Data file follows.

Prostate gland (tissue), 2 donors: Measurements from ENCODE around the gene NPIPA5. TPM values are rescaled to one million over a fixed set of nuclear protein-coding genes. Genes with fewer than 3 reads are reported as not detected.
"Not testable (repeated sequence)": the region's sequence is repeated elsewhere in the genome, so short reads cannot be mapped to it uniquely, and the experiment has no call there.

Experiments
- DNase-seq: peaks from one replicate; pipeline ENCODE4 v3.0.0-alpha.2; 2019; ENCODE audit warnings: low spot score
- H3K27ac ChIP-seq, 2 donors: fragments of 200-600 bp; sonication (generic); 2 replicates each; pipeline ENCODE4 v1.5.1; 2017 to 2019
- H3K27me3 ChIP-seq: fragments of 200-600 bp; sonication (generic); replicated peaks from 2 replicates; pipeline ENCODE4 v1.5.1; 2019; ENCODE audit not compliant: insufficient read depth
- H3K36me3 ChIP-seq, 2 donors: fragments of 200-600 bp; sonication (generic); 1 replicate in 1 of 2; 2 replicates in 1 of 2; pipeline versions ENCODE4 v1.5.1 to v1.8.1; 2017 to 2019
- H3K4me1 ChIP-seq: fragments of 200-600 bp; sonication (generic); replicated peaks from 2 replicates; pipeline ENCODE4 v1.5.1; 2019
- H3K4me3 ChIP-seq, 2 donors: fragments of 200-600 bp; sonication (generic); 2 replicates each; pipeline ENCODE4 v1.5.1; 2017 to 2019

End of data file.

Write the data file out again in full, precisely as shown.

Prostate gland (tissue), 2 donors: Measurements from ENCODE around the gene NPIPA5. TPM values are rescaled to one million over a fixed set of nuclear protein-coding genes. Genes with fewer than 3 reads are reported as not detected.
"Not testable (repeated sequence)": the region's sequence is repeated elsewhere in the genome, so short reads cannot be mapped to it uniquely, and the experiment has no call there.

Experiments
- DNase-seq: peaks from one replicate; pipeline ENCODE4 v3.0.0-alpha.2; 2019; ENCODE audit warnings: low spot score
- H3K27ac ChIP-seq, 2 donors: fragments of 200-600 bp; sonication (generic); 2 replicates each; pipeline ENCODE4 v1.5.1; 2017 to 2019
- H3K27me3 ChIP-seq: fragments of 200-600 bp; sonication (generic); replicated peaks from 2 replicates; pipeline ENCODE4 v1.5.1; 2019; ENCODE audit not compliant: insufficient read depth
- H3K36me3 ChIP-seq, 2 donors: fragments of 200-600 bp; sonication (generic); 1 replicate in 1 of 2; 2 replicates in 1 of 2; pipeline versions ENCODE4 v1.5.1 to v1.8.1; 2017 to 2019
- H3K4me1 ChIP-seq: fragments of 200-600 bp; sonication (generic); replicated peaks from 2 replicates; pipeline ENCODE4 v1.5.1; 2019
- H3K4me3 ChIP-seq, 2 donors: fragments of 200-600 bp; sonication (generic); 2 replicates each; pipeline ENCODE4 v1.5.1; 2017 to 2019